STRUGGLING publicans are earning less than the minimum wage because some breweries are taking more than 90 per cent of their profits, it has been revealed.
At one pub, the Old Parrs Head in Blythe Road, Brook Green, landlords Joe and Betty Hynes have lost their life savings after being squeezed to their limits by Punch Taverns, to which the pair are tied.
Hammersmith MP Andy Slaughter highlighted their plight in parliament last week, in a debate about introducing statutory regulation to stop pub companies putting tenants out of business, a suggestion which was backed by other MPs.
The ruling came as a relief to Mr and Mrs Hynes, who have run their popular tavern for 23 years.
Initially, they were so successful they acquired another pub, The Chancery in Lillie Road, Fulham. But Punch continued to raise rent and barrel prices, and by the time they were forced to close their second premises, the firm was taking 124 per cent of their profits.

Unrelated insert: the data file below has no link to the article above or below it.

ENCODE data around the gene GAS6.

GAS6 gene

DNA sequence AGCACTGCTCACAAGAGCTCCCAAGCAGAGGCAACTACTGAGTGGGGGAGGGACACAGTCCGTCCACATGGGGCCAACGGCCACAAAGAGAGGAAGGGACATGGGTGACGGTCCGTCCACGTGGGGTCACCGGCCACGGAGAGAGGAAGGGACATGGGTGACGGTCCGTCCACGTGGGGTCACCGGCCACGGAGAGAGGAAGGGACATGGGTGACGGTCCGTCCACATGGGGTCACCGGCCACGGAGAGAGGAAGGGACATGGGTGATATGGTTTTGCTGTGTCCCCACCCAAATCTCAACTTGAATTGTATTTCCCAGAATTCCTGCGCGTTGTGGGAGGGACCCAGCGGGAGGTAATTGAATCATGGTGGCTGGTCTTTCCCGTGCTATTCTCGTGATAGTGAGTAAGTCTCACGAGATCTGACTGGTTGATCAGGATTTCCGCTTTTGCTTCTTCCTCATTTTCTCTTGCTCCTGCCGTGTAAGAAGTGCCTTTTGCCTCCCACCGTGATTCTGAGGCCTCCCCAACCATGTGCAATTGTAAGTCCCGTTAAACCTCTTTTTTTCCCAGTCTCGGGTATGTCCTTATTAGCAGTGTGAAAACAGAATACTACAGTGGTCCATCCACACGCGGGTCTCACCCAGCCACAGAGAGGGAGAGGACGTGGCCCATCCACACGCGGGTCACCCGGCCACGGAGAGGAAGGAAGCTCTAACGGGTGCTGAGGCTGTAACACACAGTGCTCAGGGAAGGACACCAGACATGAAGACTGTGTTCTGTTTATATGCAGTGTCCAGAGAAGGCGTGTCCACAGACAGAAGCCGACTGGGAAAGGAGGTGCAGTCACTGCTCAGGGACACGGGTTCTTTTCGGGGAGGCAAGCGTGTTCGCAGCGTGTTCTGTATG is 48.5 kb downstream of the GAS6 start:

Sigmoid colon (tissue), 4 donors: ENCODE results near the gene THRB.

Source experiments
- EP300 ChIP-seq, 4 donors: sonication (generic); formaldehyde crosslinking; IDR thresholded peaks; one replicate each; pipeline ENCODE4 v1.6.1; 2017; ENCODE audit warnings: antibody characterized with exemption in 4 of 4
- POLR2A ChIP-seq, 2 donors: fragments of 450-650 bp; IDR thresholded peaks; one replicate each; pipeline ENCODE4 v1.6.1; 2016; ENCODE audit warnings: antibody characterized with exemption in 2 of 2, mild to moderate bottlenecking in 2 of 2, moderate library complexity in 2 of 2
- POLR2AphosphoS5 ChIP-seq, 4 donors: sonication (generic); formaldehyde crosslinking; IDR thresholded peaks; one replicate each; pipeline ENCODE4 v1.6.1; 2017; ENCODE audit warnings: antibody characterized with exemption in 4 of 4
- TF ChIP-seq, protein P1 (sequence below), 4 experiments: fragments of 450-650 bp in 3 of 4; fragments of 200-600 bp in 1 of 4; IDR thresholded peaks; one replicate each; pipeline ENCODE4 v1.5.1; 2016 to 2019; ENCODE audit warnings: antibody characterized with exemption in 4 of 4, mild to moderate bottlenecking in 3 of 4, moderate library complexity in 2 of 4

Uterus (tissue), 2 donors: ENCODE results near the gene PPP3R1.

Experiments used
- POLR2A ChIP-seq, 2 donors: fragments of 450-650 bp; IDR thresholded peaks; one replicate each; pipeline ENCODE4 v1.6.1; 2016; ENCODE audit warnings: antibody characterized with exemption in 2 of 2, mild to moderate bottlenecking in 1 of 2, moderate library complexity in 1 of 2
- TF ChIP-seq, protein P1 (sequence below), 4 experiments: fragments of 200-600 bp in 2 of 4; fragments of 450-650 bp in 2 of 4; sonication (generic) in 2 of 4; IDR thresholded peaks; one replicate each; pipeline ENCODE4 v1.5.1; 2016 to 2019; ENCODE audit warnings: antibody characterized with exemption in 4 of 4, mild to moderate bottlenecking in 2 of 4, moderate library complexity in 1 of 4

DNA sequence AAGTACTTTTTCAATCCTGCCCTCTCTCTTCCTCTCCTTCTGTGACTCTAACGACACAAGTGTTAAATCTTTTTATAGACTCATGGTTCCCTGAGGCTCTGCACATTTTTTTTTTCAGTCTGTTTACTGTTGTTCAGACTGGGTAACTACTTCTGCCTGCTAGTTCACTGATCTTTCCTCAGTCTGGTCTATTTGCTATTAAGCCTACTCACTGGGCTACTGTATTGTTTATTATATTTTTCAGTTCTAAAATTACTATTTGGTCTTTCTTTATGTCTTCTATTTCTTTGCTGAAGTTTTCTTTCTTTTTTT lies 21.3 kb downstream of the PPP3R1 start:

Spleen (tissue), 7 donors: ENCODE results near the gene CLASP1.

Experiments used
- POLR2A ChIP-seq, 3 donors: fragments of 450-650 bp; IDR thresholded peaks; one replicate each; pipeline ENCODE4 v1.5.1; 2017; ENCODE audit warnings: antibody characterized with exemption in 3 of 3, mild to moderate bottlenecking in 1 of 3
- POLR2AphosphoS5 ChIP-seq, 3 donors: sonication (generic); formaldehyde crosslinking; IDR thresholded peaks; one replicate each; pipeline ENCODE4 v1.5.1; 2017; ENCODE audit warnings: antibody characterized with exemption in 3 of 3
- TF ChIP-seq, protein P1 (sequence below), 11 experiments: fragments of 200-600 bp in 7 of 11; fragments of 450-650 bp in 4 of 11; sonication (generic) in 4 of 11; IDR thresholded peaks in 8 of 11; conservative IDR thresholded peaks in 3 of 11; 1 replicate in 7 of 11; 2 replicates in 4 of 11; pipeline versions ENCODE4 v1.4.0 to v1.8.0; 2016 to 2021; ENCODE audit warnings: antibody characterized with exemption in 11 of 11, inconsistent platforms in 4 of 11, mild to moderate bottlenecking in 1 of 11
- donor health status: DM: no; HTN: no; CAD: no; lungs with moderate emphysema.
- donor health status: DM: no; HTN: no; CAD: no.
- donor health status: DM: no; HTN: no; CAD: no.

The situation at the Old Parrs Head is not much better, with Punch forecast to swallow 91 per cent of their profits this year – more than double that of six years ago.
Mr Slaughter said: “This means that Joe and Betty will effectively be living on less than the minimum wage. They have lost their life savings in one venture, because they have been forced out.
“They are now living on minimum income, yet have provided those two fantastic establishments for my constituents over a long period of time.
“I hope there will be a quick implementation of an effective statutory code so this David and Goliath battle can be evened up and people like Joe and Betty can get the proper reward for a lifetime of work and service to their community.”
Business secretary Vince Cable will now introduce tighter rules to encourage fairer trading practices between leaseholders and the big pub firms, including Punch.
Mr Hynes said: “It can be tough being the little guy. We’re delighted the government is committed to statutory regulation and to the principle that the tied tenant will not be any worse off than the free-of-tie tenant.
“We love our pub and the people who come in it.”
A spokesman for Punch said: “We are disappointed that self-regulation was not given time to work but we will now work with others in the sector to help ensure statutory regulation is as effective as possible.”